Muni-mail – SCOTUS: Warrantless Search of Employee Text Messages Okay

[06/20/10 – 6:03 pm] On Thursday morning, the United States Supreme Court ruled that the “special needs” exception to the warrant requirement will justify a warrantless search of the stored text messages of a local government employee. The Court’s ruling in Ontario v. Quon dealt with a case where a municipal police department conducted an audit of text messaging from its police department-issued texting devices in an effort to determine cost effectiveness. The search revealed that one officer had used his municipal texting device for personal and improper reasons. The Justices found that since the search was motivated by a legitimate work-related purpose, and because it w as not excessive in scope, the search was reasonable under the 4 th Amendment. Moreover, the municipal employer had a legitimate reason for the search, and that the search was not excessively intrusive.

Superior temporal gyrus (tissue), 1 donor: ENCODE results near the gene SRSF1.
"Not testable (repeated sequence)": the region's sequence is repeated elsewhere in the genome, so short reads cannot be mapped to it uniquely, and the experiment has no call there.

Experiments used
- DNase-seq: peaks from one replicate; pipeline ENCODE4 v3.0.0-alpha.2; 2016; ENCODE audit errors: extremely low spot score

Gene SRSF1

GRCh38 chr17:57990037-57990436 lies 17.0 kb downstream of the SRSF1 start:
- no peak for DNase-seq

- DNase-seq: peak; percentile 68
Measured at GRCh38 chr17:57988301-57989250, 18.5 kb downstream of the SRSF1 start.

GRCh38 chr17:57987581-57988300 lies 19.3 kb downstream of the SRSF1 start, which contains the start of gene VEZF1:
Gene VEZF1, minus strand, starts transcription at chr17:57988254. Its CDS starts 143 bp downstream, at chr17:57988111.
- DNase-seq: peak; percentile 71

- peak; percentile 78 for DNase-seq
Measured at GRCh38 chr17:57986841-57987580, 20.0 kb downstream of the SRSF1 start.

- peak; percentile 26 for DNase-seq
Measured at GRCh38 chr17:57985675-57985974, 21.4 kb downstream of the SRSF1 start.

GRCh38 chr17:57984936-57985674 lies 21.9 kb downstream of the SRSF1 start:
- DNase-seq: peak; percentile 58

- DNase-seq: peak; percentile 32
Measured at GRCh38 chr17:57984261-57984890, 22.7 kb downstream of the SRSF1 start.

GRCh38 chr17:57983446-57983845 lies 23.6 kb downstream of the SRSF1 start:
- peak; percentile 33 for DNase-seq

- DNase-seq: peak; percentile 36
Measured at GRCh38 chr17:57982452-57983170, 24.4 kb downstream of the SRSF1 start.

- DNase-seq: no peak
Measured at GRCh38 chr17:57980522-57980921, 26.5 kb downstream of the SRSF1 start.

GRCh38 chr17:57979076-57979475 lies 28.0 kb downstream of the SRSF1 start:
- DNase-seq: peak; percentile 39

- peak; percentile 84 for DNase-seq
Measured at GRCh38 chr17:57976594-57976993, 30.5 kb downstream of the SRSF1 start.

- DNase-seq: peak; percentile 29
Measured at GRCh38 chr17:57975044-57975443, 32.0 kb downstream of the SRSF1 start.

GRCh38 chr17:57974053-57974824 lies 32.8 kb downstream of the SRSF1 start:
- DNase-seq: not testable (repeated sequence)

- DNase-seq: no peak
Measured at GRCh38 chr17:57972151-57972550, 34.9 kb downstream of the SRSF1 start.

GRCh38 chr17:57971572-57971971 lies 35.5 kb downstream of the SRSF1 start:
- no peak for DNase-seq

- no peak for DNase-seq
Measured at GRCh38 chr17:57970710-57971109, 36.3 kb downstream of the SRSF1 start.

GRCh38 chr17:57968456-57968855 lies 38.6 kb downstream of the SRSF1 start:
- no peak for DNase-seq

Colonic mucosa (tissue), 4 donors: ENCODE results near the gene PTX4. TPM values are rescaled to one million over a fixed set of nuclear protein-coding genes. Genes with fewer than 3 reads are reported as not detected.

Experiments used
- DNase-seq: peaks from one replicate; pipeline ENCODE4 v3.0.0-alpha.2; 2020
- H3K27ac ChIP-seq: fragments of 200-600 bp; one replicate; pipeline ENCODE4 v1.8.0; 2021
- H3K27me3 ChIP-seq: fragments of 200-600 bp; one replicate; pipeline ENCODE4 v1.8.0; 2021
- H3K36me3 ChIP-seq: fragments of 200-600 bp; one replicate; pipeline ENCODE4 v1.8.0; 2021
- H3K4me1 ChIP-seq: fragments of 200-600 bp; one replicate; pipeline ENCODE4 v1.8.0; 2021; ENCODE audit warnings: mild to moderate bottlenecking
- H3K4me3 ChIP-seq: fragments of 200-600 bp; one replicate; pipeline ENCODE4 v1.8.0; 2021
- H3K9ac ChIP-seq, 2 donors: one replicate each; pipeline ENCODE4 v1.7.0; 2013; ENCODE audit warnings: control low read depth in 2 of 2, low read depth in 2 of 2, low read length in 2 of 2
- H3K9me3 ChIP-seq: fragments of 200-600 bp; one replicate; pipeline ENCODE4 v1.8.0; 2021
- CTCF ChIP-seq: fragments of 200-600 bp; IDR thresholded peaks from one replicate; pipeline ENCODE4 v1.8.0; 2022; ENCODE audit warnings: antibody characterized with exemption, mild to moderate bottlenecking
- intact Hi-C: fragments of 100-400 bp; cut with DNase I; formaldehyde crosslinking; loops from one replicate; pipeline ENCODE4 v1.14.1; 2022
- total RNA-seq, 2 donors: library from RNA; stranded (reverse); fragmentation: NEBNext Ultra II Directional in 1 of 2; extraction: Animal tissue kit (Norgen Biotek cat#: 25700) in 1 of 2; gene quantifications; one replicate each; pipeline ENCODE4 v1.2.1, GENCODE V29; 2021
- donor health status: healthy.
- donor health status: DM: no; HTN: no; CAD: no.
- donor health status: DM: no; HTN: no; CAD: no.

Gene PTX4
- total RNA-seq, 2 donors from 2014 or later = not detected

It is interesting to note in the opinion how the Court is struggling to determine the limitations on what society views as a reasonable expectation of privacy in the area of stored electronic communications during this era of rapidly developing personal communication devices. In deciding this case, the Justices simply assumed arguendo that the employee in question had a legitimate expectation of privacy in the communications data generated and stored in his work-issued texting device. Given the wide-ranging diversity of opinion in society on the issue of a legitimate expectation of privacy for this type of stored data and the ever advancing new technologies related to storage of electronic communications, the Court left for another day a comprehensive discussion on what constitutes a reasonable expectation of privacy in this area of 4th Amendment jurisprudence.

Download a copy of the case, Ontario v. Quon.

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